My sales job requires a lot of extra hours, at night and on weekends. I can’t keep up without overworking. I feel like I’m doing all the work. How do I approach management to get some balance back in my life? – Martina in Corpus Christi, Texas
Finding balance by integrating our work and personal lives is crucial to our overall well-being. Every aspect of our lives suffers without harmony. When we work too many hours, our creativity is depressed and productivity drops. The resulting stress added into our day-to-day activities compounds negativity and the feeling of being overwhelmed. And while we can all agree this is no good for ourselves or anyone around us, it’s not easy to get off this descending escalator.
As we seek a way out of an overload cyclone, there are three steps that will guide us to a better equilibrium. The first is to stop and take stock of your current situation. The second is to rapidly implement easy fixes or changes. And the third is to present solutions and secure buy-in to the extended members of our work and home life. If you jump the shark and fail to follow these three steps in order, you may heap more distress onto your overflowing plate. Let’s go through each step in order to find some zen.
Step 1: Stop and Take Stock
There is no short cut to the end. First you must take the time to evaluate your current situation. Yes, I know this is crazy hard. We are all juggling so many balls. However, when we utilize a powerful pause, you are giving yourself permission to look at all the angles and moving parts. We must truly open our eyes, step outside the walls we have built, and walk around to notice the small things that directly impact our every day.
Start with the various duties you perform. Ask why you are doing certain tasks in a specific manner. Is there an easier way? Do some of your own self-imposed behaviors add to the time or difficulty of the task? Have you observed others doing it differently? Can some exercises be re-grouped or combined?
Here’s an example of one behavior I identified by taking stock. Perfectionism is something I have struggled with. It can manifest itself in downright stupid ways which add time, and subsequently stress, to the simplest task. Often, when I start a new document, I waste time setting up the formatting, rather than letting my thoughts surge. More than a time suck and stress additive, it saps my creative flow. By taking stock, I have recognized this behavior and am working to eradicate it. Instead, now I add the formatting and make the document “pretty” in one swoop when done.
If you are struggling with sorting out what, why, or how you could improve your workload, ask a trusted peer or friend help. Talk it through and brainstorm ideas. Is there another sales person who appears to have achieved a good balance? If so, ask them to lunch – your treat! Ask them how they do it. What tips and advice can they share? Be proactive and open to new ideas and ways to accomplish your assignments.
Step 2: Implement Easy Fixes
Now that you have mapped your processes and identified areas of improvement, get to it. Many items will be quick changes, such as retraining my brain to stop formatting documents and interrupting my thinking. Delete unnecessary steps and modify self-inflicted pain points. Delegate things that make sense. This is a great opportunity to include a colleague to shake up your paradigm and identify alternative possibilities.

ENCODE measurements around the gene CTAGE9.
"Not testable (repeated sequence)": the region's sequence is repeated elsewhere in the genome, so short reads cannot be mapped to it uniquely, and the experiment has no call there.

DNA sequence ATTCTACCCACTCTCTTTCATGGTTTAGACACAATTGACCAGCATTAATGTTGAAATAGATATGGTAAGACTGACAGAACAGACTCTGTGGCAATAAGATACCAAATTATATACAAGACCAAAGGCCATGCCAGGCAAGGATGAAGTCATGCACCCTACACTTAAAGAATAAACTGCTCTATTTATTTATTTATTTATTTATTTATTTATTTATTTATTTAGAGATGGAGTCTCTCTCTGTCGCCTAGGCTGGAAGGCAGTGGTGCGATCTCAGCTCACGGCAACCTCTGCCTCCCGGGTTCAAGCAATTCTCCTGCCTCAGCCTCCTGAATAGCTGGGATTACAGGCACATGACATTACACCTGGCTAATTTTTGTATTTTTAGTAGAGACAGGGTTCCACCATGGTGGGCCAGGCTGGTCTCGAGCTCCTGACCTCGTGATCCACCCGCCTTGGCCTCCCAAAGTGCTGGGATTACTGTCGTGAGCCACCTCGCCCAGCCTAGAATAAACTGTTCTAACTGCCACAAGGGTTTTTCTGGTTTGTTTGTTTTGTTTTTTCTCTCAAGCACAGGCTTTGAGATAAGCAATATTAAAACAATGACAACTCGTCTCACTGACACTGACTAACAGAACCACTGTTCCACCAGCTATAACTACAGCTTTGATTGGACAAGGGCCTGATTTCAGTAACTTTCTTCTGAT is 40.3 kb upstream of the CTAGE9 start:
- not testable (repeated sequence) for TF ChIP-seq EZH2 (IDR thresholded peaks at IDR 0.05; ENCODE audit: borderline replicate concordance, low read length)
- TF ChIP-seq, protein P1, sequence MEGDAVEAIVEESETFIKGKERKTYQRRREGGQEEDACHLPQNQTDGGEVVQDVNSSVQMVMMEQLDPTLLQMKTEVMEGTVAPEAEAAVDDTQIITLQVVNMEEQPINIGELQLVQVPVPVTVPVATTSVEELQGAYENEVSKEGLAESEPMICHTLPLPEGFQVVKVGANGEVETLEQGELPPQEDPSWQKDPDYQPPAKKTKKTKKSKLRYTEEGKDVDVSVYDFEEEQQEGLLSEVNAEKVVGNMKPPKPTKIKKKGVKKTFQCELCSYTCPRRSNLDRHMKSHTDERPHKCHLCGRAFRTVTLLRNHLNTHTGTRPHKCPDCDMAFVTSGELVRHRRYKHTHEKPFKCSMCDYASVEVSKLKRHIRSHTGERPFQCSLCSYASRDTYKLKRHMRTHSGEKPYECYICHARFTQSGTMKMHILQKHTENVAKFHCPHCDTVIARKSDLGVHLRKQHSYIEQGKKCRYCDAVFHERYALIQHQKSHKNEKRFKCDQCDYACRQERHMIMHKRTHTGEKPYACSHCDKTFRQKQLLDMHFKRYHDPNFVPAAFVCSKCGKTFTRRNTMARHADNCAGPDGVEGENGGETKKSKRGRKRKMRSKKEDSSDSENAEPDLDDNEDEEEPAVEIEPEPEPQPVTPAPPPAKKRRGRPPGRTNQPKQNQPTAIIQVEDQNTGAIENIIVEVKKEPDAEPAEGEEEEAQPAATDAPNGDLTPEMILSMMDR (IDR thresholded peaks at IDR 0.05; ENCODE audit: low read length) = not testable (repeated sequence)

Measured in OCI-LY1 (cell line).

For the things you cannot change, what other options exist? How could you implement the alternate possibilities you identified? What are the opportunities? How will these solutions improve your results, positively impact the team or department, and deliver benefits to the organization? This is the information you need to pitch to your manager.
Step 3: Present Solutions
Any good manager wants to hear viable ideas on how to streamline the operation. So don’t be shy; seize the moment to speak up! Pick your spot to present the solutions to your manager. That’s not when they are having a furiously bad day or leaving the office. As a sales professional, you get it. Prepare your pitch and grab your 60 seconds to get the meeting. Frame the solution leading with the benefits. How will this save x amount of time, y amount of $, or z amount of client retention?
Ask for their advice and insight. How do they see the opportunity? Be positive and proactive, helping them visualize the outcome. The result should deliver some level of relief to your workload. And a good manager always wants their team performing at their best. When it’s a win-win, the decision is obvious.
No More Doing All the Work
These three steps navigate tricky situations and difficult circumstances. They build upon one another to create a better position. And each stage delivers wins to sustain progress. It’s also a great approach to use with your clients to build stronger relationships. Each time you follow this three-step process, you are reinforcing a new habit, and a powerful problem solving skill set. Score!
Lynn Whitbeck is the co-founder and President of Petite2Queen. She is focused on identifying and evaluating opportunities for women at work, helping them define their personal roadmap. She dedicates herself to delivering tools and insights, embracing visualization of the big picture, and identifying and implementing the minutiae of detail. Lynn aims to share lessons learned along her journey and enable positive uplift for women.